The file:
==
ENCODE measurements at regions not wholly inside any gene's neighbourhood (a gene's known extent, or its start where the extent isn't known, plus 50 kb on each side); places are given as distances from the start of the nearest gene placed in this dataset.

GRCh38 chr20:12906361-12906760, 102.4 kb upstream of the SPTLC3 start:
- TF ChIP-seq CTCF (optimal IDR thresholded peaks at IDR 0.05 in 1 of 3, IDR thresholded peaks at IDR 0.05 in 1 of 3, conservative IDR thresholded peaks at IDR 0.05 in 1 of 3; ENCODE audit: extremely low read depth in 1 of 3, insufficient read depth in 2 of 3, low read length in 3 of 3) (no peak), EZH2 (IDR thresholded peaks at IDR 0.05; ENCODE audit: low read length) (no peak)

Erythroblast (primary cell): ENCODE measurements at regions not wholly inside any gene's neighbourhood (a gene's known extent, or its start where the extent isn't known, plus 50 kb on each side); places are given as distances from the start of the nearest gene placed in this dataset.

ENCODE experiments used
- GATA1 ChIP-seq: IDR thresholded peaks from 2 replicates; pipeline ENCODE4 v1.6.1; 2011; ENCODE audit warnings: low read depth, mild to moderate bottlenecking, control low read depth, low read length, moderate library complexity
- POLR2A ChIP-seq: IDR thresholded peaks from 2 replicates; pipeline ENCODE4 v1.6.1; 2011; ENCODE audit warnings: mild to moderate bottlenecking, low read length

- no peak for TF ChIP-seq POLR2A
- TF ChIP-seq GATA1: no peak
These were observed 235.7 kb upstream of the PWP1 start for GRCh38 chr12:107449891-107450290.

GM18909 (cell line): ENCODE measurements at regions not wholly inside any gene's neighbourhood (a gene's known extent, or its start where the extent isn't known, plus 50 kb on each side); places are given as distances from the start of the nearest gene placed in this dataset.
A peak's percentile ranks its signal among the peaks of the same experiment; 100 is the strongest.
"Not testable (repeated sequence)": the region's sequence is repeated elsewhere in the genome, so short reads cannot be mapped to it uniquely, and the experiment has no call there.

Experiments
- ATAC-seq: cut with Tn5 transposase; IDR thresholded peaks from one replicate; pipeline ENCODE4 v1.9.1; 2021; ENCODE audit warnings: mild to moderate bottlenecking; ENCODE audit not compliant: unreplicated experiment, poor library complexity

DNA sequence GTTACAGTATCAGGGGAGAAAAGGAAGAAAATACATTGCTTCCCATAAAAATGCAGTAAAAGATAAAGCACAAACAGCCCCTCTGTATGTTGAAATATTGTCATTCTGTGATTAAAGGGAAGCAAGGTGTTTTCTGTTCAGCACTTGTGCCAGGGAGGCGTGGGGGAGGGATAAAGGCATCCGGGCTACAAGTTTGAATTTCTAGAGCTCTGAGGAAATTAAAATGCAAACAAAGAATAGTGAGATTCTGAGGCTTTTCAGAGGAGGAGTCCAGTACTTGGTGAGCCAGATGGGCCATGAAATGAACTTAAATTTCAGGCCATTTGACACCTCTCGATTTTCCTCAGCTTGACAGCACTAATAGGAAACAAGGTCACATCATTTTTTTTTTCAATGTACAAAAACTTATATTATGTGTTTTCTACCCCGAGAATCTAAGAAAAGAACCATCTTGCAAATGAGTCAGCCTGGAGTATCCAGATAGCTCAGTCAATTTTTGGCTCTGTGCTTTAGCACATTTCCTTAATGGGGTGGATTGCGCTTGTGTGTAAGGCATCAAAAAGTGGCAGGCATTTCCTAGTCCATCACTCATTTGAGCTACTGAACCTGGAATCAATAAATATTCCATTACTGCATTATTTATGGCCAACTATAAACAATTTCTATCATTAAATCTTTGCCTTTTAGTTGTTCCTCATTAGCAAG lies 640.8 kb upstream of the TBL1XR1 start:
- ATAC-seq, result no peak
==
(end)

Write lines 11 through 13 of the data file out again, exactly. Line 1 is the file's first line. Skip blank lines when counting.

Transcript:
GM18909 (cell line): ENCODE measurements at regions not wholly inside any gene's neighbourhood (a gene's known extent, or its start where the extent isn't known, plus 50 kb on each side); places are given as distances from the start of the nearest gene placed in this dataset.
A peak's percentile ranks its signal among the peaks of the same experiment; 100 is the strongest.
"Not testable (repeated sequence)": the region's sequence is repeated elsewhere in the genome, so short reads cannot be mapped to it uniquely, and the experiment has no call there.